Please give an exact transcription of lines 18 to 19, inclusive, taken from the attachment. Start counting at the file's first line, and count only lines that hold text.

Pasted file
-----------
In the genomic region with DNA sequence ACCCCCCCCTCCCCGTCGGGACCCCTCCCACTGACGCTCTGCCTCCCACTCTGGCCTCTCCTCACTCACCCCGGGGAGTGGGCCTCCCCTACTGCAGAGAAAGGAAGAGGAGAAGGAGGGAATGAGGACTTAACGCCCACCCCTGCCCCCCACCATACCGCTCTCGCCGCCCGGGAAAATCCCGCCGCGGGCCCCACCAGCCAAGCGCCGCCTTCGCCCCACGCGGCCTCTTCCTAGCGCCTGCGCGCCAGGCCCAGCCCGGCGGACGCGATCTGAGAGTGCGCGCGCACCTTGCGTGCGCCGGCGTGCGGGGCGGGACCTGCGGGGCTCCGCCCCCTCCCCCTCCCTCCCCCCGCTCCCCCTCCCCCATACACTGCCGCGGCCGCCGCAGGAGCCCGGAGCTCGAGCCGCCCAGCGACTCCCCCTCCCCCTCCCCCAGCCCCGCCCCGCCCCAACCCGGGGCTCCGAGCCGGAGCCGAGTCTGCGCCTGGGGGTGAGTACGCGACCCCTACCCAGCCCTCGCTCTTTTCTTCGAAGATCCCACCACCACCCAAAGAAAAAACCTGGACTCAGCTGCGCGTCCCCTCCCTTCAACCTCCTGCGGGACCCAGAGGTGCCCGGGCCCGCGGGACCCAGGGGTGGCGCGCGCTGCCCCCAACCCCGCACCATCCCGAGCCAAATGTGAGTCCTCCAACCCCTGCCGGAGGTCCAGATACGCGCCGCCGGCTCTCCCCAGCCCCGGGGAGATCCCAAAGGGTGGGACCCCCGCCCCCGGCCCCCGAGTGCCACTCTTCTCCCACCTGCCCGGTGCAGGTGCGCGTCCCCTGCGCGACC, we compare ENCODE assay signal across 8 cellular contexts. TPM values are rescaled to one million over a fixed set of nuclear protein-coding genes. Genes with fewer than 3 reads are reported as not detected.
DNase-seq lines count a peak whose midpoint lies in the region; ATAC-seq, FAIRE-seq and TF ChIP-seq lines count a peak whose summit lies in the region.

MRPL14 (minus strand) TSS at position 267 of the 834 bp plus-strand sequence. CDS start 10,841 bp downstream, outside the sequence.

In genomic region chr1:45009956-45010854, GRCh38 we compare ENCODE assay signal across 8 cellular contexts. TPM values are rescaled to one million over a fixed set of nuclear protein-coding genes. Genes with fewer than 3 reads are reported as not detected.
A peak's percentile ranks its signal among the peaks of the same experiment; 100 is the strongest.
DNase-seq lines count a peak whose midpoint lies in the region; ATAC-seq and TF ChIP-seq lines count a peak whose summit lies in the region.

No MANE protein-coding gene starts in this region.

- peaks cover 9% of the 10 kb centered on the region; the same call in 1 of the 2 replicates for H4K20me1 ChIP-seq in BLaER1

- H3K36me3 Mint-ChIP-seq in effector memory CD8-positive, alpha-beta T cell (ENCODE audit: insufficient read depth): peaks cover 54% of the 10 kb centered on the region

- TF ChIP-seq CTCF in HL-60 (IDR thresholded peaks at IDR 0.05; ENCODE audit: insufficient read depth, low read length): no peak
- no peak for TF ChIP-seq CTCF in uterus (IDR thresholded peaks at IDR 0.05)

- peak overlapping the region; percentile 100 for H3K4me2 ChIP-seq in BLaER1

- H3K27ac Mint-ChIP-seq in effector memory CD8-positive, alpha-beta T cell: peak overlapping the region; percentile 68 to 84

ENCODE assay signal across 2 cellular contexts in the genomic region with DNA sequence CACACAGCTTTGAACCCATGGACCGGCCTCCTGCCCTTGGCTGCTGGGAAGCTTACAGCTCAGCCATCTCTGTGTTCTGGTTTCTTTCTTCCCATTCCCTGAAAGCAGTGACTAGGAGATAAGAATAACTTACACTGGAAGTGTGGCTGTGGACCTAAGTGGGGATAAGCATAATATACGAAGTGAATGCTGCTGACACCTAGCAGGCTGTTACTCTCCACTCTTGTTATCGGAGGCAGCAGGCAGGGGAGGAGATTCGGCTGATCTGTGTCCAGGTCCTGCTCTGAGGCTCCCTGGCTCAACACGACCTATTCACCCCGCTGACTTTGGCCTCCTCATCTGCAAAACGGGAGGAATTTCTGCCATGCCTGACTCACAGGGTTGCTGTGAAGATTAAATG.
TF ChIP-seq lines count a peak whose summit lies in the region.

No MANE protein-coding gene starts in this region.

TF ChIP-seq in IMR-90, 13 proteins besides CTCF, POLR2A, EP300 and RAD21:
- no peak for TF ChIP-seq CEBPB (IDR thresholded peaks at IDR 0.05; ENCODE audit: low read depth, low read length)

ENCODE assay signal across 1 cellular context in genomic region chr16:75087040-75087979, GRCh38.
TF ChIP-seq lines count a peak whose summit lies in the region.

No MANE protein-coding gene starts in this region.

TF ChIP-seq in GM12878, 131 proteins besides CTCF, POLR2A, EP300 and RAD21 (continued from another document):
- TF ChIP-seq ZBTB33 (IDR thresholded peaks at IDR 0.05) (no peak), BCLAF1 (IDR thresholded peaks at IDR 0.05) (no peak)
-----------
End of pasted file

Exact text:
- no peak for TF ChIP-seq CEBPB (IDR thresholded peaks at IDR 0.05; ENCODE audit: low read depth, low read length)

ENCODE assay signal across 1 cellular context in genomic region chr16:75087040-75087979, GRCh38.